If you take a look at this latest round of Producers Guild of America Award nominations, you’ll find an unsurprising batch of titles. Not necessarily deserving, but certainly unsurprising. You’ll find The Imitation Game, an admittedly entertaining and sociopolitically dense true story that chickens out in the delivery of the principal conceit — the all too recent persecution of homosexuality — that makes Alan Turing’s a tale so important to revisit. You’ll find The Theory of Everything, an uninspired bore that eschews inclusion of all available background that might make its central character, astrophysics pioneer Stephen Hawking, interesting, settling instead for a rote retread of the biopic steps. You’ll find American Sniper, a morally vacuous slog that claims to tamper in the complexities of warfare while ultimately celebrating American jingoism (and relegating opponents to savagery). No “awards friendly” 2014 movie, save maybe for Unbroken — justly absent among the PGA nominees — paints in broader strokes than American Sniper.
What you won’t find — the first ounce of surprise we’re grafting here — is Selma, an excellent piece of film, an important element of modern conversation, and an Academy Awards favorite by anyone’s measure. But not a Producers Guild of America Award nominee, for whatever bizarre reason.
makes mention that Selma, like
fellow absent party Interstellar, did
not make screeners available for PGA consideration, which more than likely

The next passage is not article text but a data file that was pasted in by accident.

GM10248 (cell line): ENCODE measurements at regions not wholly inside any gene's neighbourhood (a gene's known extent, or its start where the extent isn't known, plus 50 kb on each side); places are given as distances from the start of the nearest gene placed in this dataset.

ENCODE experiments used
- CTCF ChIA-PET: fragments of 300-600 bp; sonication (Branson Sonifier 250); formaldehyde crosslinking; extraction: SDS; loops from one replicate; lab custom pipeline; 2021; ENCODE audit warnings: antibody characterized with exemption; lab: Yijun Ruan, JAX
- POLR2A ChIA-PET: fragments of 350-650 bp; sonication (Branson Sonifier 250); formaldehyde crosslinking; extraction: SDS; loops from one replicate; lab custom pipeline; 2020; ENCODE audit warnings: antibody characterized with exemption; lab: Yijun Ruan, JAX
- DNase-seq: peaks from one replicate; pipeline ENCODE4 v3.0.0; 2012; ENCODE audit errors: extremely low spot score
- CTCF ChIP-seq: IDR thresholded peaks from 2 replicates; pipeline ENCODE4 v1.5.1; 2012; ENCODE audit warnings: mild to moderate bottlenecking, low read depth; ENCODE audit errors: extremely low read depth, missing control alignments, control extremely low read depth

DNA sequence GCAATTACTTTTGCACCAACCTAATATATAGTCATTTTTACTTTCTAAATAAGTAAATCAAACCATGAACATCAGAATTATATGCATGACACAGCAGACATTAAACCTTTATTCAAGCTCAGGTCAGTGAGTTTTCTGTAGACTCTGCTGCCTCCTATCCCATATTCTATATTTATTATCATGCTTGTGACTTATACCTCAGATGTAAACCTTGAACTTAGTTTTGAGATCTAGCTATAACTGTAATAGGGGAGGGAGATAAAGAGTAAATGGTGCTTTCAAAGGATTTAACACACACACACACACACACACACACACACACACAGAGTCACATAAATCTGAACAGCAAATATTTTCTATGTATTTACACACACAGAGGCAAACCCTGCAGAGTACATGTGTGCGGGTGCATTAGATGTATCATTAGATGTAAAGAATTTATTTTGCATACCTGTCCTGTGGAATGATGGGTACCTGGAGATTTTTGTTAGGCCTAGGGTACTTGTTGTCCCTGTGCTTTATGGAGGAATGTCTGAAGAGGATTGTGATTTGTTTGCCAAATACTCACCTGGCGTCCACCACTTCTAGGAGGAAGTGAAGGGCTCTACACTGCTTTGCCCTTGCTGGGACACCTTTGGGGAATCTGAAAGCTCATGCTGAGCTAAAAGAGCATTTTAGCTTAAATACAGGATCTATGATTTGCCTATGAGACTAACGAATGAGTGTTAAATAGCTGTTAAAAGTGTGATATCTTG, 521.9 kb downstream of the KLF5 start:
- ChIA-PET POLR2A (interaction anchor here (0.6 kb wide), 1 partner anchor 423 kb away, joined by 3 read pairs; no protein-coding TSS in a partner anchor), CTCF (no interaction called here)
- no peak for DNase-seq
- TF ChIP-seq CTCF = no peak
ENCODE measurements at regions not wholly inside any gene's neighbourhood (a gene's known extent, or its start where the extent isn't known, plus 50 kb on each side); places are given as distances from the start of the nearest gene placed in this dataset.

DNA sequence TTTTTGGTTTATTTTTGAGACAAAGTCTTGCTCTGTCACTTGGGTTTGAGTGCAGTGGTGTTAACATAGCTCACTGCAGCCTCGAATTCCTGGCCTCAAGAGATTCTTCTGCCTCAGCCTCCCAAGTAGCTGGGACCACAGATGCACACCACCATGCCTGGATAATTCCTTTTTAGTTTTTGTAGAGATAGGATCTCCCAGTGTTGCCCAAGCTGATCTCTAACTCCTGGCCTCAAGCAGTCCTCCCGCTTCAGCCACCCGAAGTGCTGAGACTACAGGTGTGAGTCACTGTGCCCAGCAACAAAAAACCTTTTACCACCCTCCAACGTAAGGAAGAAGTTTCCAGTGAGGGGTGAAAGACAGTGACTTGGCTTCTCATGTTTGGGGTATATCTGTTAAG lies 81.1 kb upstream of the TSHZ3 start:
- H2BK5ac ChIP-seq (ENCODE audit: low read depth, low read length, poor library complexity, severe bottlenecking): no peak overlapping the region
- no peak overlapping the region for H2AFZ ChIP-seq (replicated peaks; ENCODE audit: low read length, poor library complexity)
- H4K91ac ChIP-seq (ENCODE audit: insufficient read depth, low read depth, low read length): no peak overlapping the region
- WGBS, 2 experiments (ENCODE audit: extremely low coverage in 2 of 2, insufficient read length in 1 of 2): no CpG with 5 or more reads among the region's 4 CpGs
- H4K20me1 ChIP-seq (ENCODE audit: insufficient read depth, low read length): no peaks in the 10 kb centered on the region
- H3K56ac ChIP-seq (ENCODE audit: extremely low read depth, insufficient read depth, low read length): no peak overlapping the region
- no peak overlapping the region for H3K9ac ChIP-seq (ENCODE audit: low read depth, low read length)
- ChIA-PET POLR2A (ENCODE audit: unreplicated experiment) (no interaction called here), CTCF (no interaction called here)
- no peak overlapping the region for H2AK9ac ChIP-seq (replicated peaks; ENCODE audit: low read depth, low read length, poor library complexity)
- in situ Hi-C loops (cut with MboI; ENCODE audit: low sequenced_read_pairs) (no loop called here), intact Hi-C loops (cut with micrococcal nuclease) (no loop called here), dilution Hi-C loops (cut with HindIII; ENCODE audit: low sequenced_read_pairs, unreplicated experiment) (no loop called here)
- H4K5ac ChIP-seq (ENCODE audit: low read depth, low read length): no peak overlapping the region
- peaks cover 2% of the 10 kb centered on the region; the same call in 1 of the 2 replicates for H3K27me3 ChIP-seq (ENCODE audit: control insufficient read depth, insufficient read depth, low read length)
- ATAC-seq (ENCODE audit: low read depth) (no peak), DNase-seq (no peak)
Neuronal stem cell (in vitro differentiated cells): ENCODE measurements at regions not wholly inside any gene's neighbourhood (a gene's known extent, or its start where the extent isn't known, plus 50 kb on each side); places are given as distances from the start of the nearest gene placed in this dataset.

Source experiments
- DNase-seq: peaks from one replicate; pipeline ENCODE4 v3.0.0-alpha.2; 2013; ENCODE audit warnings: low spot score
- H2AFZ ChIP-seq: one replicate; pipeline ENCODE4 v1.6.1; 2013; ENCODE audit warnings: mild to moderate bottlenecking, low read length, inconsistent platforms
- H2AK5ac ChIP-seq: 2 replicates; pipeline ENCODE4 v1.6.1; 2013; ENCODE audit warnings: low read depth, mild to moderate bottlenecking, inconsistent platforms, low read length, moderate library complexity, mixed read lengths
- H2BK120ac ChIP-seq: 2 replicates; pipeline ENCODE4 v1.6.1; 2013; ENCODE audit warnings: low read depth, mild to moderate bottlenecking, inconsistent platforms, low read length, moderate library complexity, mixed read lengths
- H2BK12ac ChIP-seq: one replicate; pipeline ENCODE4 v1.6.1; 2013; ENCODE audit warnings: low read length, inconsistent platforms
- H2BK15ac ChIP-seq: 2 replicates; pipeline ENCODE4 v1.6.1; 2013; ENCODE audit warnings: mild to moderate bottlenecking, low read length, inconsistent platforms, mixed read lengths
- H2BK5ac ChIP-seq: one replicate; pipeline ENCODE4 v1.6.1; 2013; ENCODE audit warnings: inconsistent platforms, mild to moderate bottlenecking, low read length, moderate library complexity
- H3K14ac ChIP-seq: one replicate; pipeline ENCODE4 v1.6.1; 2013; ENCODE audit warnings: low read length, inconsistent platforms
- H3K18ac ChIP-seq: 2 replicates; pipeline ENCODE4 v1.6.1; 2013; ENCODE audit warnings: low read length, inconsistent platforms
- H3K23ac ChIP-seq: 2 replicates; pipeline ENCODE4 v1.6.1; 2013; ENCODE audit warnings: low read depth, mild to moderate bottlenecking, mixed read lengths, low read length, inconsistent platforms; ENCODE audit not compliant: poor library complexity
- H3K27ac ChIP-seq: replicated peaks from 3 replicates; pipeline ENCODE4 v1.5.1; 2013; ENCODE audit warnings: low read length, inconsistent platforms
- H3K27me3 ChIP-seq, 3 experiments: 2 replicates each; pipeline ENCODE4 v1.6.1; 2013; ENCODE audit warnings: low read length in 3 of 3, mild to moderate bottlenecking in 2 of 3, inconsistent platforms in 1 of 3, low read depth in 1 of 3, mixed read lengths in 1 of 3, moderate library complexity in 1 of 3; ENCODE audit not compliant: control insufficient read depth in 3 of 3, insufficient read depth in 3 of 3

contributes — though does not excuse altogether — the film’s failure to make
the cut. Even if this is the sole reason for the lack of nomination, when it
comes to a movie like Selma, the
conversation can’t simply stop there.
What we have in Selma is, even if not necessarily the qualitative champion of 2014’s cinematic output (though many would contend that it ranks high in that regard), easily one of the most important — if not the most important — movie to hit theaters this past year. Though an illustration of the American South in the 1960s, it echoes with tremendous horror the very year through which we have all just trudged. A year of morose racial injustices on the part of our country’s judicial system, and one of tireless efforts by the American people to rectify the aforesaid. While most historical drama films about subjects of the sort allow for a sense of gratitude for the distance the viewer is inclined to feel between him or herself and the onscreen atrocities, Selma is not in the business of comfort. The movie is a wholly effective reminder that we are living in a times that requires the same kind of passion and will as the United States once saw in Martin Luther King Jr.
circa 2014 should be a no brainer. And with its artistic merit almost
universally accepted, it’s absence on a list like the PGA Award nods — the most accurate predictor of the
Best Picture Oscar nominations of any other major awards organization — the
negligence of its oversight feels like a rejection of the importance of its
voice and message. Especially in light of the other nominees on the table.
The most egregious of the lot is American Sniper, a patron of themes like unconditional patriotism and bullhead masculinity. To call this bout of high-volume monotony a movie worthy of qualitative praise is curious in its own right; to call it more deserving of public attention than a picture like Selma is amazing.